Blockchain Beyond Bitcoin
As mentioned in Chapter 8, there are currently more than 500 alternate blockchains, most of which are simple variants of Bitcoin.
Indeed, the blockchain instantiates a novel distributed consensus scheme which allows transactions, and any other data, to be securely stored and verified without the need for any centralized authority. Note that the entire community has been in search for a simple, scalable, and workable distributed consensus protocol for a considerable amount of time . For instance, PoW-based blockchain is a permissionless system that does not require any identity management, and could scale to millions of miners. We contrast this to existing Byzantine Fault Tolerant (BFT) proposals, which are permissioned systems (i.e., they require the knowledge of the IDs of the miners prior to the start of the consensus protocol) and have limited scalability provisions.
However, Bitcoin's PoW has been often criticized due to its considerable waste of energy; indeed, the cost of mining per confirmed transaction is estimated to be 6.2$ at the time of writing. Existing studies also show that Bitcoin’s blockchain can only achieve a modest transactional throughput bounded by seven transactions per seconds. To remedy the limitations of PoW, a number of alternative consensus protocols have been proposed, such as Ripple and Ethereum.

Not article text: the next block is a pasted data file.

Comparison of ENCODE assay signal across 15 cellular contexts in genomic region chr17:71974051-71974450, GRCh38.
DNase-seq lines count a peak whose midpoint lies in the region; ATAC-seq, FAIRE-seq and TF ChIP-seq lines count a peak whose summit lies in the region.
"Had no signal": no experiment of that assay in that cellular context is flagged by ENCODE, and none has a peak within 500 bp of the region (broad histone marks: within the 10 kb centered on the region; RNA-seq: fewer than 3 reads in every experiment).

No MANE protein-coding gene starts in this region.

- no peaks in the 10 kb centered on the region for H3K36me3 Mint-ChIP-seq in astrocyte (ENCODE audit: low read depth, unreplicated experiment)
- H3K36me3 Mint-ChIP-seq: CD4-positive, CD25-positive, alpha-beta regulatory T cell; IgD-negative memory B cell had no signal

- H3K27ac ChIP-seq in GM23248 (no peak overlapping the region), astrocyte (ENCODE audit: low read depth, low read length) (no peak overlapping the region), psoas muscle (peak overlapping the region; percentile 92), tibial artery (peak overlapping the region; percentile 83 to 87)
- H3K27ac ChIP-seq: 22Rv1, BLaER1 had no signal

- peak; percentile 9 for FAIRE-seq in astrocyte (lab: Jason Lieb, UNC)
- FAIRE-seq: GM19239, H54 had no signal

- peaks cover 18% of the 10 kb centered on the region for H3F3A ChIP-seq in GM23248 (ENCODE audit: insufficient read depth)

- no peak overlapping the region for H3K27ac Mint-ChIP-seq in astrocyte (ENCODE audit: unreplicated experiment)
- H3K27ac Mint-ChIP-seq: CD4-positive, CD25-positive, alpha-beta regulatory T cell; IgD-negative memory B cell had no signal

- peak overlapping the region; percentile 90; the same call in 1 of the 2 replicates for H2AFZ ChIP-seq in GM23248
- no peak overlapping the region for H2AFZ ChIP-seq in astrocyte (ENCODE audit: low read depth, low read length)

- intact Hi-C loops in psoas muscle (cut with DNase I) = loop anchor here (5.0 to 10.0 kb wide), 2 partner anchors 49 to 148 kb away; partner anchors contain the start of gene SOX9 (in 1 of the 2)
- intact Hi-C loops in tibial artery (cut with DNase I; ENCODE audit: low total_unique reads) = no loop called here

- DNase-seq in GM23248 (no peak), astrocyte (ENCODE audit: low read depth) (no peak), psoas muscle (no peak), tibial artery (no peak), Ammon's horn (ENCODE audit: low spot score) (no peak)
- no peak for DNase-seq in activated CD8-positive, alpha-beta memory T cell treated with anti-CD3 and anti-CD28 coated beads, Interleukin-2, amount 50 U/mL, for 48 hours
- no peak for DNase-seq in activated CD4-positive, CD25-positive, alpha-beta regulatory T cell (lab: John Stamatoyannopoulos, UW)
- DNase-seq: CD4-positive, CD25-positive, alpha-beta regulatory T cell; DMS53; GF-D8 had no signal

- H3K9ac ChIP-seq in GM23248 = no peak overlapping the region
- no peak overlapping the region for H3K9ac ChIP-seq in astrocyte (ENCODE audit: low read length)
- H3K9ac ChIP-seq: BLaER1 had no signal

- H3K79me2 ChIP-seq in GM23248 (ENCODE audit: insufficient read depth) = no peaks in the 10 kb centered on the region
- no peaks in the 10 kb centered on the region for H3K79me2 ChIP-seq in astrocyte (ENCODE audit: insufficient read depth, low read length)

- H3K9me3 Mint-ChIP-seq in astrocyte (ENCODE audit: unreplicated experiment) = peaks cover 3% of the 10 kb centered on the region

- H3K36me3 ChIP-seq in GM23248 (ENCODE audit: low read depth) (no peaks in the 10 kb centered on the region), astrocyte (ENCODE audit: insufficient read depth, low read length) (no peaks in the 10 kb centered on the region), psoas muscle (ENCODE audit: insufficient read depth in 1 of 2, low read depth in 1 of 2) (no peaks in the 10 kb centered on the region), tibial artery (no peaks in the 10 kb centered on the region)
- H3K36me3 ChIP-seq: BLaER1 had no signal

In this chapter, we overview a number of interesting blockchain proposals that are currently acquiring considerable attention in the media/literature.
Figure 9.1 Sidechains are blockchains that are interoperable with Bitcoin and with each other. This allows assets to move freely across all blockchains.